The healing powers of sand

In Egypt, aching bodies are submerged in the searing desert

A worker stands next to a patient buried in the hot sand in Siwa, Egypt.

Burying yourself in the scorching desert sand of high summer may seem like torture, but, for some Egyptians, it's medicinal. In Siwa, Egypt, amid the rolling sand dunes of an oasis, aching bodies seek out the healing powers of the blistering heat. Patients suffering from rheumatism, joint pain, infertility, or even impotence, are stripped of their clothes and buried up to their necks in the sand, where they stay for 15 minutes. Workers will massage their exposed heads and make sure they are shaded from the sun. Once excavated, the bathers will take refuge in a nearby sauna tent where they relax, while sipping hot mint tea.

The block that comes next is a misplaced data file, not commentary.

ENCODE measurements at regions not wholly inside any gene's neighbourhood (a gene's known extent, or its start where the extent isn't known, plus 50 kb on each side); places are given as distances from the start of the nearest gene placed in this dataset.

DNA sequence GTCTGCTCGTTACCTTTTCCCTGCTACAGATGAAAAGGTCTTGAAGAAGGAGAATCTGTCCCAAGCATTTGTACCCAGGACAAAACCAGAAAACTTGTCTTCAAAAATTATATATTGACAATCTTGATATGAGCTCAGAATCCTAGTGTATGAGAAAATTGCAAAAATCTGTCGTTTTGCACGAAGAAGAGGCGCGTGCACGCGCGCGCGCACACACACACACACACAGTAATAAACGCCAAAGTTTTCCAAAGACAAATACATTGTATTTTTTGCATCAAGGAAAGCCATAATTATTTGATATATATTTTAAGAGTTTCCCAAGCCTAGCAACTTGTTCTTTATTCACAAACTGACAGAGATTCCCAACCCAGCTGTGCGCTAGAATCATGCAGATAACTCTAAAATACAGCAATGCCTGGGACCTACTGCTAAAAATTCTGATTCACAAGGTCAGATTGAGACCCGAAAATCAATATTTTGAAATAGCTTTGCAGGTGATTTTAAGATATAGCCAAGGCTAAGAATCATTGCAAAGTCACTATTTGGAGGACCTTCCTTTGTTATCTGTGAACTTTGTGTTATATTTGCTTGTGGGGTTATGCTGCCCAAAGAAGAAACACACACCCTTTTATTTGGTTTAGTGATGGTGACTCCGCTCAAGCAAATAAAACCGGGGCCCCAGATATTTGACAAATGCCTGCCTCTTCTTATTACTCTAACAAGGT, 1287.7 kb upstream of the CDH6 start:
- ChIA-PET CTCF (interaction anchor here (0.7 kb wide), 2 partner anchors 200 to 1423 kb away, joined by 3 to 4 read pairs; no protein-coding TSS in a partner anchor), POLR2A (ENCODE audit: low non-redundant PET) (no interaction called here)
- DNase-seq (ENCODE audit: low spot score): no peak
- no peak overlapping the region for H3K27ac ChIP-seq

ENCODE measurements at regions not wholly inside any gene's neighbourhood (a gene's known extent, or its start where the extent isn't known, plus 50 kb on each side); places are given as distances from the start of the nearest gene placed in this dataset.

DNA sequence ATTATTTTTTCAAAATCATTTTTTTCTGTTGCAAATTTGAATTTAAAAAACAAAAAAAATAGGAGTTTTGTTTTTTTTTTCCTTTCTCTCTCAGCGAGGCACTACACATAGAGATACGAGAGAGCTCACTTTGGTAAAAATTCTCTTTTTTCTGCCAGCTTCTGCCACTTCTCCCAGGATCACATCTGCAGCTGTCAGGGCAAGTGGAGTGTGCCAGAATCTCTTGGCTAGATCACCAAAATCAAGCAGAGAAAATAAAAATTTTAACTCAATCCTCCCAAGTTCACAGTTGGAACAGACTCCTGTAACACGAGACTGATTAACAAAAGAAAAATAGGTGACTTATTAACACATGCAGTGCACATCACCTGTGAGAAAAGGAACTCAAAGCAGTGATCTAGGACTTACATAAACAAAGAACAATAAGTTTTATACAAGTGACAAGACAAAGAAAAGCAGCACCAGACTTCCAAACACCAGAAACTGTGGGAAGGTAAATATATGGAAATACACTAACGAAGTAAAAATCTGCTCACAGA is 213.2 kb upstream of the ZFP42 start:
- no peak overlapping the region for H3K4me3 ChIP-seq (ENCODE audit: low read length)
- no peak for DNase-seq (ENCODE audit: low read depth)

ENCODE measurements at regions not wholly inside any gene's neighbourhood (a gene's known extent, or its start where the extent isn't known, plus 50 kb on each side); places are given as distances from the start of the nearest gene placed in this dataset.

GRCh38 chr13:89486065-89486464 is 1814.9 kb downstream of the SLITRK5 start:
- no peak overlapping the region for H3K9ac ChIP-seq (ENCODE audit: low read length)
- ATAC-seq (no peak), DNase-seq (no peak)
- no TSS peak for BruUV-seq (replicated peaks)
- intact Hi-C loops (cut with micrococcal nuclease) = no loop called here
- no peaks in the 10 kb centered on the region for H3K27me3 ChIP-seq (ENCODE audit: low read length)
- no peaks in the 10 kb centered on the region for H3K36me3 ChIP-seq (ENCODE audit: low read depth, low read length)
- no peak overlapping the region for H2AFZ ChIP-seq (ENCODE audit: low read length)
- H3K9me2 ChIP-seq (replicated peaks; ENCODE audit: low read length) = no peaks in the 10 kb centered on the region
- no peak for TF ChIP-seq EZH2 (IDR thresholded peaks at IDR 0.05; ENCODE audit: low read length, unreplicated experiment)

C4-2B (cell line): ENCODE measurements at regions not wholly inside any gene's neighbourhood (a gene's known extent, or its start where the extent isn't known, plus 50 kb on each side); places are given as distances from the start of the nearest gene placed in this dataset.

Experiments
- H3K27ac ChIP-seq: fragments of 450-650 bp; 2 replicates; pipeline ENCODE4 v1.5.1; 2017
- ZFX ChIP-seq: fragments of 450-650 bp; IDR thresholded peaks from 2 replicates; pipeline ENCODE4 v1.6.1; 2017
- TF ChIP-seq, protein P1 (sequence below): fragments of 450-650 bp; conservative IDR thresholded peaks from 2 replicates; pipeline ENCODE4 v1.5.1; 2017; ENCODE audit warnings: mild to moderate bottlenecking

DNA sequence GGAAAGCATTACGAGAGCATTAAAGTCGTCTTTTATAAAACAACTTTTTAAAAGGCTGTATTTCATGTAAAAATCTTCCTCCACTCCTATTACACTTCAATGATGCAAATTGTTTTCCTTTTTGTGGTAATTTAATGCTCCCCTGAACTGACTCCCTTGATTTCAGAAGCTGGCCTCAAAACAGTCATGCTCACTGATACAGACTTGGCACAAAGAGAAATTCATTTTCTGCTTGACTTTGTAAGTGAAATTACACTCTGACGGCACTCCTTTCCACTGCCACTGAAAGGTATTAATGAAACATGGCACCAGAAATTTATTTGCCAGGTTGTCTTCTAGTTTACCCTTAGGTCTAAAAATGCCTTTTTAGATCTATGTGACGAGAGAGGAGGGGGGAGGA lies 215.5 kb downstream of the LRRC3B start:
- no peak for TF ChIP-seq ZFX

And then they do it all over again. "Between three and nine days of sand baths are recommended to feel any benefit," one owner told Reutersreporter Asmaa Waguih. Below, a look at this unique tradition and the brave customers who pay to be buried.

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Jackie Friedman

Jackie Friedman is the assistant photo editor at TheWeek.com. She is a graduate of the photojournalism program at Kent State University and now lives in New York.